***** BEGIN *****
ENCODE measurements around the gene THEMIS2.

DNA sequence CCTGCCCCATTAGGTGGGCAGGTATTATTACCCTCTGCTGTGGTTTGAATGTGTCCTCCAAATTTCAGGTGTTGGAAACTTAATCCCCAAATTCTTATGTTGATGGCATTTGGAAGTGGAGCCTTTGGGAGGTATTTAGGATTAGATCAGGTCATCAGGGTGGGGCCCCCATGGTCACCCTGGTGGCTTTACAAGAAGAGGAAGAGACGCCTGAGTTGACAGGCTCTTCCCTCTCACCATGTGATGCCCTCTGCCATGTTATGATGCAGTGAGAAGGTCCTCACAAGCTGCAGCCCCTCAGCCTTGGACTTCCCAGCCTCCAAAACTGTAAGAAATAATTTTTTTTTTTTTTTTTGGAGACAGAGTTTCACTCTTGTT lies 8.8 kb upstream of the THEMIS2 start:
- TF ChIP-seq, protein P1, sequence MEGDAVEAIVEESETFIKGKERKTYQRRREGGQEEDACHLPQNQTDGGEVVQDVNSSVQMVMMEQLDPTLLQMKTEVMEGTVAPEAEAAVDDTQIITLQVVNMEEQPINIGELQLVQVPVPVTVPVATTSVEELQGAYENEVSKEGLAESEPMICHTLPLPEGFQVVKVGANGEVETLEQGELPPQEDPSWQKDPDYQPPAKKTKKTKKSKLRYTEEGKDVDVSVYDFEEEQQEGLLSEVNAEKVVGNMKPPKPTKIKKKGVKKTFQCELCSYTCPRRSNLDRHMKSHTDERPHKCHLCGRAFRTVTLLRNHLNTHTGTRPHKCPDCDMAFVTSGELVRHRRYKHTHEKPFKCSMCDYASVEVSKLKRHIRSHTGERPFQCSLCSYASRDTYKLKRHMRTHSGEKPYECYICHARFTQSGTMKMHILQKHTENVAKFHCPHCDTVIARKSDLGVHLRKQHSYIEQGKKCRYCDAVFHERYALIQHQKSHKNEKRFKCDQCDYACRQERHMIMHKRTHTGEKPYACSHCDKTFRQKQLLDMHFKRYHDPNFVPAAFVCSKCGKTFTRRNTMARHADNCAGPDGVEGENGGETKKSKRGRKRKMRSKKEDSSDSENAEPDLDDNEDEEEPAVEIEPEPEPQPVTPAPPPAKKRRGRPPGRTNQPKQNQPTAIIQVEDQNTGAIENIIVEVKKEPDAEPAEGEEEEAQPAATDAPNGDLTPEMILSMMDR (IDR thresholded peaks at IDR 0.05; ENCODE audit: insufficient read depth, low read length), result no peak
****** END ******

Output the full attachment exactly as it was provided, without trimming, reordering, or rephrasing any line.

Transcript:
ENCODE measurements around the gene THEMIS2.

DNA sequence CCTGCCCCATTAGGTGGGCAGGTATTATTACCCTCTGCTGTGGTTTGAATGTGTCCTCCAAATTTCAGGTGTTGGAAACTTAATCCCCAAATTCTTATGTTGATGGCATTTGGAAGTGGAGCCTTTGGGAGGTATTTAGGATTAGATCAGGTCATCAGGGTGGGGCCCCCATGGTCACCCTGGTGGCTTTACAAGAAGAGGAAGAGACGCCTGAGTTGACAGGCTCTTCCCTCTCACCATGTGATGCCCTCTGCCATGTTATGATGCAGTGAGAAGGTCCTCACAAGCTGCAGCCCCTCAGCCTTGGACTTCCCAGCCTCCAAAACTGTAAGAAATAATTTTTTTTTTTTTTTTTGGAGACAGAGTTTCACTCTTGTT lies 8.8 kb upstream of the THEMIS2 start:
- TF ChIP-seq, protein P1, sequence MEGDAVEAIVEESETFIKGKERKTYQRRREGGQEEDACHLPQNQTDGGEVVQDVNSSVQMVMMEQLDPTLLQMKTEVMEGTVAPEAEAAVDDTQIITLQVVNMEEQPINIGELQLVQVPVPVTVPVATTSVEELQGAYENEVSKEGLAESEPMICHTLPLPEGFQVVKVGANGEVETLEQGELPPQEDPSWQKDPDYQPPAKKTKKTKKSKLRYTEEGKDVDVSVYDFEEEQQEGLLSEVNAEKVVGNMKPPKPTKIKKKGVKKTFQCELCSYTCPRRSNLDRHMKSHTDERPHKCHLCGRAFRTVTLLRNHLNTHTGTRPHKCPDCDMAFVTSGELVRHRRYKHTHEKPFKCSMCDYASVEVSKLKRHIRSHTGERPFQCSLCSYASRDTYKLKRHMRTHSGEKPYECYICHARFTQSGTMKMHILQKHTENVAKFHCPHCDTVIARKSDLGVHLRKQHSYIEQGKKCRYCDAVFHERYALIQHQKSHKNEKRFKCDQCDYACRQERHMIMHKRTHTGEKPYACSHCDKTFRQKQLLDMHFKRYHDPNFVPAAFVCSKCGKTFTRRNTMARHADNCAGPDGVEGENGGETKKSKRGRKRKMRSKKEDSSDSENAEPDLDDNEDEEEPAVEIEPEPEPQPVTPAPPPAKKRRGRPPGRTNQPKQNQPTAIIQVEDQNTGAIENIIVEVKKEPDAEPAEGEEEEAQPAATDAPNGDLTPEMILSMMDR (IDR thresholded peaks at IDR 0.05; ENCODE audit: insufficient read depth, low read length), result no peak